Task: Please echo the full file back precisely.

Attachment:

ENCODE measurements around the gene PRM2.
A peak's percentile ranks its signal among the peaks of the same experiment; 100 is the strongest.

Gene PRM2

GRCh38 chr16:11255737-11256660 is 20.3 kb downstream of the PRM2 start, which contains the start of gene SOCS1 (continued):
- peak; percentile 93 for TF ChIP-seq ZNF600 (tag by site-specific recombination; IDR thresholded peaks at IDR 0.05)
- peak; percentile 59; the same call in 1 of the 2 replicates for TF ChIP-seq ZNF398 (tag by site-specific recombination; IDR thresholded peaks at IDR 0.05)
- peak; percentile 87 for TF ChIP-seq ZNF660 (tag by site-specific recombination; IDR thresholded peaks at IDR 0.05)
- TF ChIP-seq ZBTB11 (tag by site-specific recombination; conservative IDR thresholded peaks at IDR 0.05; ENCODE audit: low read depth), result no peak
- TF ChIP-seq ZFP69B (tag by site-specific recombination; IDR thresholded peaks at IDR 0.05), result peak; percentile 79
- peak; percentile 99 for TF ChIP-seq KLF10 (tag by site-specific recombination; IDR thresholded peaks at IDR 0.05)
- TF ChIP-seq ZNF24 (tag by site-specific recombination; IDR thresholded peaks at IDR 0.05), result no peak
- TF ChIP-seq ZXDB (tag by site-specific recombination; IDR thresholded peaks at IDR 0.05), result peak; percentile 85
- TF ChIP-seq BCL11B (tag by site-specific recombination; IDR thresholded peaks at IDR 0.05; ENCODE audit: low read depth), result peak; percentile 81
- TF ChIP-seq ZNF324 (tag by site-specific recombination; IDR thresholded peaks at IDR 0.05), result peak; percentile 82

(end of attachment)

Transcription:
ENCODE measurements around the gene PRM2.
A peak's percentile ranks its signal among the peaks of the same experiment; 100 is the strongest.

Gene PRM2

GRCh38 chr16:11255737-11256660 is 20.3 kb downstream of the PRM2 start, which contains the start of gene SOCS1 (continued):
- peak; percentile 93 for TF ChIP-seq ZNF600 (tag by site-specific recombination; IDR thresholded peaks at IDR 0.05)
- peak; percentile 59; the same call in 1 of the 2 replicates for TF ChIP-seq ZNF398 (tag by site-specific recombination; IDR thresholded peaks at IDR 0.05)
- peak; percentile 87 for TF ChIP-seq ZNF660 (tag by site-specific recombination; IDR thresholded peaks at IDR 0.05)
- TF ChIP-seq ZBTB11 (tag by site-specific recombination; conservative IDR thresholded peaks at IDR 0.05; ENCODE audit: low read depth), result no peak
- TF ChIP-seq ZFP69B (tag by site-specific recombination; IDR thresholded peaks at IDR 0.05), result peak; percentile 79
- peak; percentile 99 for TF ChIP-seq KLF10 (tag by site-specific recombination; IDR thresholded peaks at IDR 0.05)
- TF ChIP-seq ZNF24 (tag by site-specific recombination; IDR thresholded peaks at IDR 0.05), result no peak
- TF ChIP-seq ZXDB (tag by site-specific recombination; IDR thresholded peaks at IDR 0.05), result peak; percentile 85
- TF ChIP-seq BCL11B (tag by site-specific recombination; IDR thresholded peaks at IDR 0.05; ENCODE audit: low read depth), result peak; percentile 81
- TF ChIP-seq ZNF324 (tag by site-specific recombination; IDR thresholded peaks at IDR 0.05), result peak; percentile 82